code than just a simple jsr. Instead it emits the following:
jsr __far_call_handler .dw #function_name .db #function_page
function_name is the ordinary name of the function. function_page
is the page value given in the function declaration’s far
The far call handler is machine-specific and is responsible for
figuring out how to call the function. It should save the
current bank register, change it to the new value based
on the page value, call the function, and then restore it to
the previous value. It must also ensure that the registers on
input to the actual subroutine are exactly what was in the registers
prior to the far call handler being invoked. Actually, only the
B and X registers need be correct, as Y and U are not live on
function entry; however, those must be saved/restored if they
are used within the far call handler itself.
Notice that the function name and page are located in memory
immediately after the call to the handler. The handler must
update the return address to return beyond those 3 bytes.
It is recommended that the far call handler be written in
assembler, due to all of the strange requirements.
GCC6809 does not provide a default far call handler. Here is the
one used on the FreeWPC platform as an example:
.area .bss __far_call_address: .blkb 2 .area .text .globl __far_call_handler __far_call_handler: pshs b,u,x ; Save all registers used for parameters ldu 5,s ; Get pointer to the parameters ldx ,u++ ; Get the called function offset ldb ,u+ ; Get the called function page stu 5,s ; Update return address stx *__far_call_address ; Move function offset to memory lda IO_BANK_REGISTER ; Read current bank register value stb IO_BANK_REGISTER ; Set new bank register value puls b,u,x ; Restore parameters pshs a ; Save bank switch value to be restored jsr [$__far_call_address] ; Call function puls a ; Restore A sta IO_BANK_REGISTER ; Restore bank register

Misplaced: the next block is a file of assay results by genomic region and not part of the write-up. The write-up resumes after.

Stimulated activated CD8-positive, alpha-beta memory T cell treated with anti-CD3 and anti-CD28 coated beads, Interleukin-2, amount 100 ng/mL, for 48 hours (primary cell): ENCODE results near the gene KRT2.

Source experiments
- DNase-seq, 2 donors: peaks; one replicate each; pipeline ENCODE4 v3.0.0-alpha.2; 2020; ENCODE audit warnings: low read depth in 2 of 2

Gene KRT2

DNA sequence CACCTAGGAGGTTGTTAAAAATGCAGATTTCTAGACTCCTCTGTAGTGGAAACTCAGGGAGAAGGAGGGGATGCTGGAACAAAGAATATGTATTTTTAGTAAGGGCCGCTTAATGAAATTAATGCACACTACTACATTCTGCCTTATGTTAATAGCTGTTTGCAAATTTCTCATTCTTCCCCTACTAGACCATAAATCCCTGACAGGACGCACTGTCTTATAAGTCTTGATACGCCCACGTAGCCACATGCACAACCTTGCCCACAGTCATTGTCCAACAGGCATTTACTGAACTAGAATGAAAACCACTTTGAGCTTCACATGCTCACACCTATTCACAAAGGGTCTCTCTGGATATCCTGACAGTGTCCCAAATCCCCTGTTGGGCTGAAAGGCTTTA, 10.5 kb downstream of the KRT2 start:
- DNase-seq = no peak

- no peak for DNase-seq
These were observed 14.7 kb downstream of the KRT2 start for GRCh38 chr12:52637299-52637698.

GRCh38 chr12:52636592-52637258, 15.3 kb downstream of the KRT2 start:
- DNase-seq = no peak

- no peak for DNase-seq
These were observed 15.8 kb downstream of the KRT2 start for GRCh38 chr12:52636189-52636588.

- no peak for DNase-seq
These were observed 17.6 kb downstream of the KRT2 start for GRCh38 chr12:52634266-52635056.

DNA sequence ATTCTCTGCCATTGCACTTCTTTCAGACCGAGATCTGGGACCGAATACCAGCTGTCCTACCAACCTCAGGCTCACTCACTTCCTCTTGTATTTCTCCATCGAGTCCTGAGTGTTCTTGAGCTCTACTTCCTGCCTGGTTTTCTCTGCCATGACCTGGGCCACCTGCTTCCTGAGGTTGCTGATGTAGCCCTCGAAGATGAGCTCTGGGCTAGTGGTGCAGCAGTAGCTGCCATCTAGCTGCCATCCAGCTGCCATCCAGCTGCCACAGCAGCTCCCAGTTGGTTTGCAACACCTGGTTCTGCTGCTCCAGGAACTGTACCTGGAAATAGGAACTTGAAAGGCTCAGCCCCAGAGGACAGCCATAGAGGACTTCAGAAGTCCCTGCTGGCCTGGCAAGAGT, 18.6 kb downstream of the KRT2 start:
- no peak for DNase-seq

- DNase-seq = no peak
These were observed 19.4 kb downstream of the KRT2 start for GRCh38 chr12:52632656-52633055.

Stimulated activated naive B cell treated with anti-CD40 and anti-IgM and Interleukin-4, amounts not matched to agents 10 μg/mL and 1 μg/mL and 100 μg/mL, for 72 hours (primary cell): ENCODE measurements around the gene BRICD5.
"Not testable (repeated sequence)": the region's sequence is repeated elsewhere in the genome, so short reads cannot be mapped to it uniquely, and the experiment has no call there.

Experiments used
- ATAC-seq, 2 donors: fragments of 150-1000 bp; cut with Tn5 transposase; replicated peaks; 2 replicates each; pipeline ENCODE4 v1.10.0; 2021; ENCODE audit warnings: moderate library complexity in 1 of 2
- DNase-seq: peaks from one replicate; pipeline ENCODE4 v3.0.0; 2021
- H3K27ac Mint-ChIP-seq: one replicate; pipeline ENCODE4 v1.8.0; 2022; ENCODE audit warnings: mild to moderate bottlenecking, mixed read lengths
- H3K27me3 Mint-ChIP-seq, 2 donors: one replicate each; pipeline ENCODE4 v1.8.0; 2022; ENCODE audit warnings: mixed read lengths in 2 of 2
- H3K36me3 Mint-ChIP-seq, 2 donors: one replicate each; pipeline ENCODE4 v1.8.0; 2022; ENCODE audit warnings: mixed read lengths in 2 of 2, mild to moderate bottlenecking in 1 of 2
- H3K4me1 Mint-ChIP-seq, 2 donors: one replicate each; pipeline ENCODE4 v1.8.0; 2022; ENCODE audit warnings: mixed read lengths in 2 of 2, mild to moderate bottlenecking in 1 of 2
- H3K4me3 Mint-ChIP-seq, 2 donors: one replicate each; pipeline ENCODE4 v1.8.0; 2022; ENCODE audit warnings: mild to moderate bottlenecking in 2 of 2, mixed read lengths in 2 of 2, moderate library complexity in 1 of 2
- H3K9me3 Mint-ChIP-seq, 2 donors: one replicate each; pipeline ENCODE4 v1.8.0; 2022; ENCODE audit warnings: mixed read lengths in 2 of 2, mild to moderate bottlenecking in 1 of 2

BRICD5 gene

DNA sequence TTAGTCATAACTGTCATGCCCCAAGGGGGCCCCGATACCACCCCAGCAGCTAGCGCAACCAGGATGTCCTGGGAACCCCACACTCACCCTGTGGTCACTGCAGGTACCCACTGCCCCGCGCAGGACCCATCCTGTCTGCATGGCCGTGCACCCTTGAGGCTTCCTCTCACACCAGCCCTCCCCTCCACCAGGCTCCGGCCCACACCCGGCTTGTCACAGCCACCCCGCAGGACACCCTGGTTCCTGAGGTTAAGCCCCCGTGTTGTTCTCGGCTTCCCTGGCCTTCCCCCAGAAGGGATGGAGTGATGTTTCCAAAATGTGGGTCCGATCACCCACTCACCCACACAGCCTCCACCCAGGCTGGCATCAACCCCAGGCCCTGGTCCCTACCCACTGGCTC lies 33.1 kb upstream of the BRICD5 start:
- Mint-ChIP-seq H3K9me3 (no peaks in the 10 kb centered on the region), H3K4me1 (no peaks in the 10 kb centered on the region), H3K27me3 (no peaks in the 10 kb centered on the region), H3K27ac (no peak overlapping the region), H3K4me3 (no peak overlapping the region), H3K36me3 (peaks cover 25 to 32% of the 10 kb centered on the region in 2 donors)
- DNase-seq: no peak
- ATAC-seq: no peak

Use the -mfar-code-page option to tell GCC what page the current
module will be mapped to. A far call within the same code page
(i.e. caller and callee are near each other)
can be optimized to a normal call. This is optional, though.
The far call mechanism will fail to work with any function that
requires stack arguments, since the farcall handler needs to use the
stack for saving/restoring the bank number. GCC will give an error
if you try to declare a function far when it would not work.
Finally, no support is given for helping with pointers-to-far-functions.
Specifies that a function is the entry point for an interrupt handler
(on the 6809, this applies to both the IRQ and FIRQ vectors).
This attribute causes the rts instruction to be replaced with
an rti instruction. It also prevents use of instructions
such as “puls x,pc”.
Disable emitting prologue/epilogue code for the function.
This causes no stack space to be allocated for local variables, and
no registers to be saved/restored. Use only when necessary.
This is a standard GCC attribute. The 6809 backend understands this
attribute and will emit jmp instructions instead of jsr when
calling functions that don’t return.
Some 6809-specific opcodes can be accessed through C-like macros
or functions. These are sometimes called intrinsics in other compilers.
- swi – use __builtin_swi()
- swi2 – use __builtin_swi2()
- swi3 – use __builtin_swi3()
- cwai – use __builtin_cwai()
- sync – use __builtin_sync()